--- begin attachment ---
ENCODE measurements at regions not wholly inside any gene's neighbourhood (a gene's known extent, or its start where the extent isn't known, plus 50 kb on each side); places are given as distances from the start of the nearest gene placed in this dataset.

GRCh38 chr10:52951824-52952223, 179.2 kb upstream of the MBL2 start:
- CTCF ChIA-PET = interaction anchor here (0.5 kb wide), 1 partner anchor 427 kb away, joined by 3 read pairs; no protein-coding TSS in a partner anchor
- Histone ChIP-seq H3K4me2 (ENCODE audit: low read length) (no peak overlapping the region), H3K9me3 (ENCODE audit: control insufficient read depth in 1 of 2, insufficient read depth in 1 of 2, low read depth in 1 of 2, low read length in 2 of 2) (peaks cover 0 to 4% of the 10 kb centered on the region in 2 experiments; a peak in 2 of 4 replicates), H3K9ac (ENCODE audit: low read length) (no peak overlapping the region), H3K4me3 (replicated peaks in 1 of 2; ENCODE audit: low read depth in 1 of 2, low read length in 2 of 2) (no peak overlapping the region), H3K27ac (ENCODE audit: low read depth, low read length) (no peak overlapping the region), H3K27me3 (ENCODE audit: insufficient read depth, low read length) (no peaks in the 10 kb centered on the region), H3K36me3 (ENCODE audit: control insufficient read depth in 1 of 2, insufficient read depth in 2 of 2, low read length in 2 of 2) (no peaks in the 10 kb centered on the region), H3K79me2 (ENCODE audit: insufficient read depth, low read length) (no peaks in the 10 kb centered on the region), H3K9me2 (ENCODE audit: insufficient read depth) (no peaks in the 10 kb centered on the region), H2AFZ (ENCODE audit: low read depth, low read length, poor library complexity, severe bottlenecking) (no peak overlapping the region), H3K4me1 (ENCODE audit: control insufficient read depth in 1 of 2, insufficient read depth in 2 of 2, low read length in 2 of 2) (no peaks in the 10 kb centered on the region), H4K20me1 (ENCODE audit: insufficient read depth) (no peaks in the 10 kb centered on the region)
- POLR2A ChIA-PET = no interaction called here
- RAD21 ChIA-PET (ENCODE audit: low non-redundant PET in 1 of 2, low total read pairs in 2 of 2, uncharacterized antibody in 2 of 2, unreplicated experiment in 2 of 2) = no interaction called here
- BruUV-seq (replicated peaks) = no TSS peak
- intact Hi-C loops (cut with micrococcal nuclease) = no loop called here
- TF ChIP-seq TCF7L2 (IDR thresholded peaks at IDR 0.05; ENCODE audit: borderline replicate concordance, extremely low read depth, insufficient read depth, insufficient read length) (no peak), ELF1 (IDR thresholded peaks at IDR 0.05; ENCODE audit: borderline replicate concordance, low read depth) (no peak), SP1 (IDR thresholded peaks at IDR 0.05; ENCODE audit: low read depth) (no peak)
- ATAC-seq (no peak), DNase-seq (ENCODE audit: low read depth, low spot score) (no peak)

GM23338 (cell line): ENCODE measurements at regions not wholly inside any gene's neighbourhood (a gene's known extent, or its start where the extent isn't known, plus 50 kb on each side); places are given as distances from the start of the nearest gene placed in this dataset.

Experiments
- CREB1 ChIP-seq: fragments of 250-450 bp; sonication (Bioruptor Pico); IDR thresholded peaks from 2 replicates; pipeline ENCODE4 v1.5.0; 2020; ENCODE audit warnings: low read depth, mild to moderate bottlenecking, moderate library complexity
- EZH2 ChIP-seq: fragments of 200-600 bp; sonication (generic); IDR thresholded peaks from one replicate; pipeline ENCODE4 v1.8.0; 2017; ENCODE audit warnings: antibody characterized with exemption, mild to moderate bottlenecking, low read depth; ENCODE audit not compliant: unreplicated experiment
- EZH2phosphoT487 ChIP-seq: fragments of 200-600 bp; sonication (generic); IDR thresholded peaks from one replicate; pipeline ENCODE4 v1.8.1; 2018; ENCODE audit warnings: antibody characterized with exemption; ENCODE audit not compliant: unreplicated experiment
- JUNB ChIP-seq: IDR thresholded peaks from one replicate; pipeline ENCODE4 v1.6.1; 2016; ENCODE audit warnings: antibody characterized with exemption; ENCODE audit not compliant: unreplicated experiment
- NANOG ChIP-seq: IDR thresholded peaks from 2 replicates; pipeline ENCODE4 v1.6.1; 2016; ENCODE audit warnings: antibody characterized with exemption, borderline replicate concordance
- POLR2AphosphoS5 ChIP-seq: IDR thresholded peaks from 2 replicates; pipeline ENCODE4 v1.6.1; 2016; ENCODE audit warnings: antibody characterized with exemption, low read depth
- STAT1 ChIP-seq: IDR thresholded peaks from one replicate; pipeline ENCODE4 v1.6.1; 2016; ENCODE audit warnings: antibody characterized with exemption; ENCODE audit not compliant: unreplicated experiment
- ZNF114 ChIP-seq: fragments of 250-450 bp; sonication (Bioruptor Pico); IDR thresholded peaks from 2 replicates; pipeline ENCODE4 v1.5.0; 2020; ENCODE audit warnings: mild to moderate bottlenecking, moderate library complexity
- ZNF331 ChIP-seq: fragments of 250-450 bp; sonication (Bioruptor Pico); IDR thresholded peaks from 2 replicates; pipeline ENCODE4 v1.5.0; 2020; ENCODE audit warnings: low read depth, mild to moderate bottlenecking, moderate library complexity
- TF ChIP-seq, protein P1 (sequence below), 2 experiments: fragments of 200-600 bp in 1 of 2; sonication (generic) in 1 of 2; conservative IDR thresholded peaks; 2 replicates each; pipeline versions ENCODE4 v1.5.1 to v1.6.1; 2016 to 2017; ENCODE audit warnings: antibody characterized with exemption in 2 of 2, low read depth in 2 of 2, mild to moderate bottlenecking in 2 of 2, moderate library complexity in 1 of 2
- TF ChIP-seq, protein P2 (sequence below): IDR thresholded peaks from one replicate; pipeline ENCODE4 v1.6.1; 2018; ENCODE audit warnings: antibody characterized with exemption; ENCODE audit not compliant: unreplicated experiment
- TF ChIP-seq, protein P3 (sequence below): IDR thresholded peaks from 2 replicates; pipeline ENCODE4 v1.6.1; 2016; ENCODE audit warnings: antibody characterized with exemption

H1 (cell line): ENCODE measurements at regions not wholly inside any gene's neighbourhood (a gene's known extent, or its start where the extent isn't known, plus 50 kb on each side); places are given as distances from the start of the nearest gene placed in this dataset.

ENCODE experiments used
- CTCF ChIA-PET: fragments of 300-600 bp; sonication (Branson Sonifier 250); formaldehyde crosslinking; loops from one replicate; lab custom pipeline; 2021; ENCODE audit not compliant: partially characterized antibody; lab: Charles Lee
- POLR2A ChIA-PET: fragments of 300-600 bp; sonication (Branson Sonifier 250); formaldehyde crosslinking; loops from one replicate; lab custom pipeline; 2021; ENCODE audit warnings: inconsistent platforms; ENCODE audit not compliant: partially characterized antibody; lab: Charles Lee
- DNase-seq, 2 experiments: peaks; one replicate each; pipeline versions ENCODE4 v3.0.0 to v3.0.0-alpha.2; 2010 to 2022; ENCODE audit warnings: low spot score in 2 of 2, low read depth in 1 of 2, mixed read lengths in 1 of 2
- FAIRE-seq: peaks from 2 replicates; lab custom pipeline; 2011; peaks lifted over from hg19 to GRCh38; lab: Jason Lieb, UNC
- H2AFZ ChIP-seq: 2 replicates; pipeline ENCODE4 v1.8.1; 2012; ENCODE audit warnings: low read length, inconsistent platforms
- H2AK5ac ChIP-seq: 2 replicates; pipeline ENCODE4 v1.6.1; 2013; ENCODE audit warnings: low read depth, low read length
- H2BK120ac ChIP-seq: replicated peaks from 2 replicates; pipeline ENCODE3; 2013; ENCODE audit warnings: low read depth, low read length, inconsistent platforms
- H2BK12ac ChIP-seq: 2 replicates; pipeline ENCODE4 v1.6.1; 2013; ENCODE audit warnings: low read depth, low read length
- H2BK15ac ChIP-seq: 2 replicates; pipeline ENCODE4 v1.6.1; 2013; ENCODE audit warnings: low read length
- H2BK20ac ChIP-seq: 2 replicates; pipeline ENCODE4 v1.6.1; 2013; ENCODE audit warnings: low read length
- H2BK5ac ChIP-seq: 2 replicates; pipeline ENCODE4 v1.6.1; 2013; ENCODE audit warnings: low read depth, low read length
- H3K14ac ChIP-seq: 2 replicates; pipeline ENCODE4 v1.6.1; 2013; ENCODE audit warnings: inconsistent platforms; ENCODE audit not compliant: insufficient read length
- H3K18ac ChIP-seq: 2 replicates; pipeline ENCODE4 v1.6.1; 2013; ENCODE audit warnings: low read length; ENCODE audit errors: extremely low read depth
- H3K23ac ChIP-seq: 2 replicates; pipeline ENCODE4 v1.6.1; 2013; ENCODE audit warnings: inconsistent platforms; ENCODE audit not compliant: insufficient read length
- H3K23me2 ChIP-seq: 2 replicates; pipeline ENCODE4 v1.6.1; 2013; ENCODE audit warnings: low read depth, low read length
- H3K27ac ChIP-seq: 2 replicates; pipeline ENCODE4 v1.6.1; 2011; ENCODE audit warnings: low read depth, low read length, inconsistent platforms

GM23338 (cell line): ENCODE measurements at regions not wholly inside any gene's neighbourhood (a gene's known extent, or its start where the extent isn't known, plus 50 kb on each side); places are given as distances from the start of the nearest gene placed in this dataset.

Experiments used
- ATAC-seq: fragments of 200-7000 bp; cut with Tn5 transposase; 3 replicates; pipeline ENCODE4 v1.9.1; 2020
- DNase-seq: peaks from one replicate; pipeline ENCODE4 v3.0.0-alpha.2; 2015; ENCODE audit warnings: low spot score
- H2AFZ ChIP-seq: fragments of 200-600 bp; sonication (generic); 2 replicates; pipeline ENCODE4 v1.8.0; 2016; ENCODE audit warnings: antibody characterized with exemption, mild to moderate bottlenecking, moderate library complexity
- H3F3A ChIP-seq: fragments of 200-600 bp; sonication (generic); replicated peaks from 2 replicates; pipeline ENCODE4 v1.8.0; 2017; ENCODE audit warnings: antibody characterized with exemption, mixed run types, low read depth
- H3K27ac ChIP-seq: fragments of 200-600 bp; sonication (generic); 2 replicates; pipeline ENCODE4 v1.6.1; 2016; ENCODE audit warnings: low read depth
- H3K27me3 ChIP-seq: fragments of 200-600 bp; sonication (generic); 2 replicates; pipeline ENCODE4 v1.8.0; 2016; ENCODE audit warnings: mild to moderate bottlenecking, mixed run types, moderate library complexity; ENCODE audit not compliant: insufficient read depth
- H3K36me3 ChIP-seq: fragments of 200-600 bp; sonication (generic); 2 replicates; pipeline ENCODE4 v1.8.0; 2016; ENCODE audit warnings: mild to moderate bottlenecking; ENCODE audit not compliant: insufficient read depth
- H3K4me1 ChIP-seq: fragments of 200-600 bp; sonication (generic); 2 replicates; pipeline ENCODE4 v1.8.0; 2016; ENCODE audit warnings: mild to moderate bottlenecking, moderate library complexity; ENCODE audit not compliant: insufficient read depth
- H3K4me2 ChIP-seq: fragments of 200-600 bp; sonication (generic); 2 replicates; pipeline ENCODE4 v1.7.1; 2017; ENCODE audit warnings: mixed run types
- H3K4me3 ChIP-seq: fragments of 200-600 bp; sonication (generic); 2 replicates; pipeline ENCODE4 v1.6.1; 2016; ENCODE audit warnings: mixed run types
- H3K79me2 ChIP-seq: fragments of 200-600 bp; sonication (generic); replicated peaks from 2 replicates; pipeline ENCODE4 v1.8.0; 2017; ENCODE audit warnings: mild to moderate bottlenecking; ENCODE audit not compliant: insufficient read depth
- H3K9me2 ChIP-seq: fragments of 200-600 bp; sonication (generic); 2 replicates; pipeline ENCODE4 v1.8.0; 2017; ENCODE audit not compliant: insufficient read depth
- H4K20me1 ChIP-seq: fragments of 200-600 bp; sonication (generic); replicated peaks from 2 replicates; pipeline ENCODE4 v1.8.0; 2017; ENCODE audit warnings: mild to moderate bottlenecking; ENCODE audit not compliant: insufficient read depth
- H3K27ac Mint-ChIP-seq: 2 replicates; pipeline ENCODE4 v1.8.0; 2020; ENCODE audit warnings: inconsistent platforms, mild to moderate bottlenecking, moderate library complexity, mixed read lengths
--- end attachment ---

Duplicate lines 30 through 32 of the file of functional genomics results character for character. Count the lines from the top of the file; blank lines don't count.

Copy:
- FAIRE-seq: peaks from 2 replicates; lab custom pipeline; 2011; peaks lifted over from hg19 to GRCh38; lab: Jason Lieb, UNC
- H2AFZ ChIP-seq: 2 replicates; pipeline ENCODE4 v1.8.1; 2012; ENCODE audit warnings: low read length, inconsistent platforms
- H2AK5ac ChIP-seq: 2 replicates; pipeline ENCODE4 v1.6.1; 2013; ENCODE audit warnings: low read depth, low read length